It was warm and mid-afternoon by the time we finished setting up camp, so we decided to head into the park to find ourselves a swimming hole. While most of the water in Yellowstone is too dangerously hot to swim in - it literally boils straight out of the ground - I found a popular swimming area in the Firehole River.
Located at the base of a canyon carved out by the river, the swimming hole was full of folks wading and swimming through the chilly water, doing their best to beat the summer heat. We swam around a bit, but threatening-looking storm clouds and our rumbling tummies sent us home earlier than we had hoped.
As we drove back to the campground, we saw an inordinate number of cars pulled off to the side of the road. Curious, we pulled over, got out of the car and joined the group of camera-and-binocular-wielding tourists, who were all patiently staring the same direction. "Um…excuse me. What's going on?" I asked one. "Oh, I think there was an elk grazing about 200 yards that way, but it's gone now." they whispered back.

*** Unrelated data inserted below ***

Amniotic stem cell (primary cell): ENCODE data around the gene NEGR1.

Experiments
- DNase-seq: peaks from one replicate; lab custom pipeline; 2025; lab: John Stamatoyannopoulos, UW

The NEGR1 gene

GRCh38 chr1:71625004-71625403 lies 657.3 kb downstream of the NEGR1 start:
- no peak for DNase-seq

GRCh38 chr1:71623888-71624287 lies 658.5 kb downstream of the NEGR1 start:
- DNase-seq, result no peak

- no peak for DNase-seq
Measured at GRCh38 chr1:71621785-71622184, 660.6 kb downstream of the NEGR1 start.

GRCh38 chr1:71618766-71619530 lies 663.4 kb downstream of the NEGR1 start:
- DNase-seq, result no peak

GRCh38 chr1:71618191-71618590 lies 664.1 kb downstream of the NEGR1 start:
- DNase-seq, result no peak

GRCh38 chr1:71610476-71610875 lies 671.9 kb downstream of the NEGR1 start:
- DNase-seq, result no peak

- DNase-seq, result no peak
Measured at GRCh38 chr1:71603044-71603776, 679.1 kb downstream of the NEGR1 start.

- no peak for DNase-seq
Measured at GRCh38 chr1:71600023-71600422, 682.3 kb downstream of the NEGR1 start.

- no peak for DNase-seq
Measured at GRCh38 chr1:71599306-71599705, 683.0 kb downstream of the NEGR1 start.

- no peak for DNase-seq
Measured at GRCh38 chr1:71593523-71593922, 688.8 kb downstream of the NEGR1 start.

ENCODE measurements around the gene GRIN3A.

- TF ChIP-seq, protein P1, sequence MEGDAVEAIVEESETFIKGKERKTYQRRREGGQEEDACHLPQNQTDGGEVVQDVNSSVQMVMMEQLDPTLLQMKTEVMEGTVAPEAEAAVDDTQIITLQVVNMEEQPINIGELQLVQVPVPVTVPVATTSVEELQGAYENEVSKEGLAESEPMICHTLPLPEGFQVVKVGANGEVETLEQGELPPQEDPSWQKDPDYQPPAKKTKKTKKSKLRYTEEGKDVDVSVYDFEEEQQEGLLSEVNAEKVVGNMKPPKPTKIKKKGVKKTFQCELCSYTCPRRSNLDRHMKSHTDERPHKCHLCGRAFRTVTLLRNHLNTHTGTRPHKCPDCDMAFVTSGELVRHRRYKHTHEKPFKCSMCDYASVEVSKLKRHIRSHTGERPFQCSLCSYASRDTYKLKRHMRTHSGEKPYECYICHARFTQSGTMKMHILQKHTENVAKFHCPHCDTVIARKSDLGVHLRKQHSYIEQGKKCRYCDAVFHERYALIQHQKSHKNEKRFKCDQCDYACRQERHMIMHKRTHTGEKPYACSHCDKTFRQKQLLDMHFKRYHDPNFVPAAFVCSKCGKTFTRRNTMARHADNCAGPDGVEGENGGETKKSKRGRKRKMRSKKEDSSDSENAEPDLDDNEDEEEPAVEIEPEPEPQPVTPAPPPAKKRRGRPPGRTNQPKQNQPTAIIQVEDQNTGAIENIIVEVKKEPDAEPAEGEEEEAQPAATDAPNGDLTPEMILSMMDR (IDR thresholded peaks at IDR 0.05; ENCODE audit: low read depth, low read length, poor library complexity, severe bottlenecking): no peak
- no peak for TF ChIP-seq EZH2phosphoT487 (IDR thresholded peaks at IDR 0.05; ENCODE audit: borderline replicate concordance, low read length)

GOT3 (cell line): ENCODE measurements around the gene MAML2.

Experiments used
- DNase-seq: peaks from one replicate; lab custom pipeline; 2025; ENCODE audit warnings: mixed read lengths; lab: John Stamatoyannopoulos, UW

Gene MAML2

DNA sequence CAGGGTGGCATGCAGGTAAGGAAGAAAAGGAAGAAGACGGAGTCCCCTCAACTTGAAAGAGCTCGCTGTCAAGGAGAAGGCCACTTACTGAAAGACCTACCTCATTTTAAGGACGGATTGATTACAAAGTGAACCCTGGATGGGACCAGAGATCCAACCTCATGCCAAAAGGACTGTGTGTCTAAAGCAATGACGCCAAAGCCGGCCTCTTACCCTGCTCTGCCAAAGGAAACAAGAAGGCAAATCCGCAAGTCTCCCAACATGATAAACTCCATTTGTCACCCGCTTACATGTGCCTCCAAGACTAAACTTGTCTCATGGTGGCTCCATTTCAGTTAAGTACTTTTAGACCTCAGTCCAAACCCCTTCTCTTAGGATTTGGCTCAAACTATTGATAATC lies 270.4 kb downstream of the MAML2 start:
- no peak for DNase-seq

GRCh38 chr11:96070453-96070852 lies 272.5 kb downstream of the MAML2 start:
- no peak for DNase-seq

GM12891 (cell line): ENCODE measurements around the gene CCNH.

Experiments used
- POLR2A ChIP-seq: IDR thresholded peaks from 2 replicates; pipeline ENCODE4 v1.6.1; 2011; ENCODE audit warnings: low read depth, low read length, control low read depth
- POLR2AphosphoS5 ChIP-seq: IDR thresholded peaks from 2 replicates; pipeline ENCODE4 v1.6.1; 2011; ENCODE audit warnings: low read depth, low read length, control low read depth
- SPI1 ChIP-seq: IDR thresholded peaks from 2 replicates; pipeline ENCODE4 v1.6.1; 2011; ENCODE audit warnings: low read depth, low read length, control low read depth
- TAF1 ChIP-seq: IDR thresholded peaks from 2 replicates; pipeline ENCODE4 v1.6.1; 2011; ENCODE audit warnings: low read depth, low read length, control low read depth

Oh….wait, what? Seriously? Y'all all pulled over because there was an animal doing it's thing in the wilderness that it lives in? I don't mean to sound jaded - I think wild animals are beautiful - but there was something voyeuristic about the way people were searching for a glimpse of these animals through the lenses of their cameras. We're just as guilty though...I guess we all play the tourist at some point.